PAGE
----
A Lord’s Test Match is one of the highlights of the British Sporting summer.
The first Test at ‘the home of cricket’ was held in 1884 and this week Marylebone Cricket Club, 'MCC' as they are commonly known hosts the 1st Test of a four match series between England and South Africa.
The famous grounds we know today, however, is actually the third incarnation of Lord’s cricket ground. Lord’s first staged cricket in 1787 at Dorset Fields an area of the capital now known as Dorset Square. In 1809 the club moved to a new ground at Eyre Estate in St John’s Wood before eventually settling at their current site in St John’s Wood in 1814.
One of the foremost early cricket paintings showing a game of cricket in progress is A Cricket Match at Mary-le-bone Fields 1748; Francis Hayman RA which is currently on display in our very own Fred Packard Galleries in Palace House. The painting, a loan from MCC, takes pride of place in the first-floor gallery of the King's Bedroom, which celebrates sporting art in the 18th century.
Hayman’s painting clearly illustrates the distinctive features of the early game: the curved bat, two stump wicket, underarm bowling and scores literally being notched up on the tally sticks. The painting was purchased in 1864 for the Musuem by J H Dark, proprietor of Lord’s (1835 - 1864). Hayman’s painting was first engraved in 1748 by the French, London based historical engraver and book illustrator Charles Grignion. His engraving was the earliest record of a cricket match, and also the first to be commercially printed on paper, when it appeared in an issue of the General Advertiser of 1748.
The painting has added significance to the MCC, the custodian of the Laws of Cricket and keeper of the history and art of the game, as the image of cricket is illustrated on a large linen handkerchief on which the 1744 Laws of Cricket were first printed in 1748. The 1744 laws, the first published Laws of the Cricket appear around the border of the square textile.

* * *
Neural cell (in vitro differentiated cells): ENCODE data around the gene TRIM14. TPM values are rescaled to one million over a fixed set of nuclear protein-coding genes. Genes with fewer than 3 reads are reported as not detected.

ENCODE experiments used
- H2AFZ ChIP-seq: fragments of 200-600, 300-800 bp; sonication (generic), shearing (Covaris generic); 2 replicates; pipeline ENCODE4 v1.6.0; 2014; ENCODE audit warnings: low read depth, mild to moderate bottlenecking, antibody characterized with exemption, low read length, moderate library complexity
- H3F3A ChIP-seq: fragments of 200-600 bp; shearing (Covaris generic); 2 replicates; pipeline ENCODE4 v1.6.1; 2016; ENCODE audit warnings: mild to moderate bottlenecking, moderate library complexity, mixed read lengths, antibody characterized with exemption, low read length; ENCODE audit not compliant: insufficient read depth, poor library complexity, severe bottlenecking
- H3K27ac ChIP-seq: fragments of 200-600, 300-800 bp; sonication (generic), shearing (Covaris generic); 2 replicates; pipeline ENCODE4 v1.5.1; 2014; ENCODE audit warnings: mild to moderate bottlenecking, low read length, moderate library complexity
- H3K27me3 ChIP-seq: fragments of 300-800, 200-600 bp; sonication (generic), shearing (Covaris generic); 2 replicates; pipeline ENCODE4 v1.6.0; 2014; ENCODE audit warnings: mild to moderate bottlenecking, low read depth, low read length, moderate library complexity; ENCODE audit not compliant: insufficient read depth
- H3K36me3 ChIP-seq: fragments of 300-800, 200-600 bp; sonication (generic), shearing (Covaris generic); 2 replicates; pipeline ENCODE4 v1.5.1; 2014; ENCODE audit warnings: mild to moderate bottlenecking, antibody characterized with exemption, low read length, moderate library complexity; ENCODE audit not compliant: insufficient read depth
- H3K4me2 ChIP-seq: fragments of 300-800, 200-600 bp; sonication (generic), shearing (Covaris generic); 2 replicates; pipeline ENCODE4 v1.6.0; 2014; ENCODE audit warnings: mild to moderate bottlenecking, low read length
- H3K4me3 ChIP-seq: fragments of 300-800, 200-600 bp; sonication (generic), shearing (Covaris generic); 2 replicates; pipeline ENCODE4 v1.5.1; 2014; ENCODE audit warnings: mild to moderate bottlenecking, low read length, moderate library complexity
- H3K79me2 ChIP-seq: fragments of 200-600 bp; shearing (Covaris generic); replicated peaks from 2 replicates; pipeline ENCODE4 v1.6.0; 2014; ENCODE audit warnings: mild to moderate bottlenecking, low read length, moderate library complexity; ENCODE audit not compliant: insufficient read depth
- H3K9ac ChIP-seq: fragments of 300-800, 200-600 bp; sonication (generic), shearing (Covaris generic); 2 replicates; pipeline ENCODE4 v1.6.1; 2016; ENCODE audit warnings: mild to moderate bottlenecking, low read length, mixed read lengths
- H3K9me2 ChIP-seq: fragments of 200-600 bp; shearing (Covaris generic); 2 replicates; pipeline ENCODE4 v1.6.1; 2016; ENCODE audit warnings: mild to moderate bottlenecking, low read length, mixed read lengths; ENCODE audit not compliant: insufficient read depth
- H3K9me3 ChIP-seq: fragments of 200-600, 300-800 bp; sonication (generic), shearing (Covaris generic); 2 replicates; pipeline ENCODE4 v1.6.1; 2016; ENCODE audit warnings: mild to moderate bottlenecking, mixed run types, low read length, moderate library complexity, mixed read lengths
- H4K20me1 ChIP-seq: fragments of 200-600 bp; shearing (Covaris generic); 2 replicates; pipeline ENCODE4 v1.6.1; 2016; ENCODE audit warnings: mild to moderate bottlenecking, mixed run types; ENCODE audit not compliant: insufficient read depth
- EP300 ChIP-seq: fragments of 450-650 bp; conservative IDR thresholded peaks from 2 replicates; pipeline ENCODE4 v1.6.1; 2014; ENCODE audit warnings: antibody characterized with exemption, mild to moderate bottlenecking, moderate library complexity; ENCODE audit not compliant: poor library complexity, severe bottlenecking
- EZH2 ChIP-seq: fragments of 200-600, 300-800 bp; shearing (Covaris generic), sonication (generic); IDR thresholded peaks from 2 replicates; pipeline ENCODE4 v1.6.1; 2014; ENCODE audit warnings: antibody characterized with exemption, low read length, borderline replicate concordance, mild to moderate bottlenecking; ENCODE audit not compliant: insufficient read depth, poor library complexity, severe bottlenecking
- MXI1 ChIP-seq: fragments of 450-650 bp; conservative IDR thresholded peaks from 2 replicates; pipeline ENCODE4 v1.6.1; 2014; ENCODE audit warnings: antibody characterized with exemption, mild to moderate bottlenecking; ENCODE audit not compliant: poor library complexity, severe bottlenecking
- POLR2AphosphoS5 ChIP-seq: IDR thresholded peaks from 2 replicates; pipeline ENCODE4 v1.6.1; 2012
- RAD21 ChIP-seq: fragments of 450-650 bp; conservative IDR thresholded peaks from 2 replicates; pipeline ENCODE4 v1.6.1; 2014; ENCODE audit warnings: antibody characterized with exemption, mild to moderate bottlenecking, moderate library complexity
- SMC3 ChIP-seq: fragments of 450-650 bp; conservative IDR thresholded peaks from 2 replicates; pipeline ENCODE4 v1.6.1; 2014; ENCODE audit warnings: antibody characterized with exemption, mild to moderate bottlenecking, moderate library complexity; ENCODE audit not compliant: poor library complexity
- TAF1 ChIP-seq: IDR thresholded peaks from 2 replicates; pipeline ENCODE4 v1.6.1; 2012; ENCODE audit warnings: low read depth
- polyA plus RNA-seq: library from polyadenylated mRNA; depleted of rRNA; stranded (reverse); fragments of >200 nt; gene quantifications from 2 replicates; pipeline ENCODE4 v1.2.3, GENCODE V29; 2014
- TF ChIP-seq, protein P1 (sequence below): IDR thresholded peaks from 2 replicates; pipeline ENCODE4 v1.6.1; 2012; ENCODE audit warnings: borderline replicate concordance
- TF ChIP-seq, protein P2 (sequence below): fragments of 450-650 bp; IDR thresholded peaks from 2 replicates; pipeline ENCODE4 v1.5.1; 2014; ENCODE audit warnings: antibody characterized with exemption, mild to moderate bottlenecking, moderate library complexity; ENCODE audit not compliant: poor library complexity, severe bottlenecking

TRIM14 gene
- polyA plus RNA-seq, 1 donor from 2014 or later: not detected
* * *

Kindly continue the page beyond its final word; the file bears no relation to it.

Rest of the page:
In addition this image was used as other media for many depictions of cricket during the 18th and 19th centuries. It is shown on an enamelled oval ladies patch box produced circa 1780, which is also on loan from the MCC and is also displayed in the King’s Bedroom of the Packard Galleries. Patch boxes held artificial beauty spots or “patches” which were fashionable cosmetic accessories in the 18th century. This patch box is one of the earliest examples of a commercial cricketing souvenir and demonstrates how Hayman’s picture became fashionable and exposed to the mass market. We also have on display a rare porcelain bowl, the exterior of which had Hayman's cricketing image.
If you would like to view the painting A Cricket Match at Mary-le-bone Fields in Packard Galleries, then be quick as it will return home to Lords at the end of the summer. We are open every day from 10am - 5pm. Buy tickets here.
We are grateful to Charlotte Goodhew Collections Manager MCC Museum for allowing us to use extracts from ‘Francis Hayman: After a Fashion’.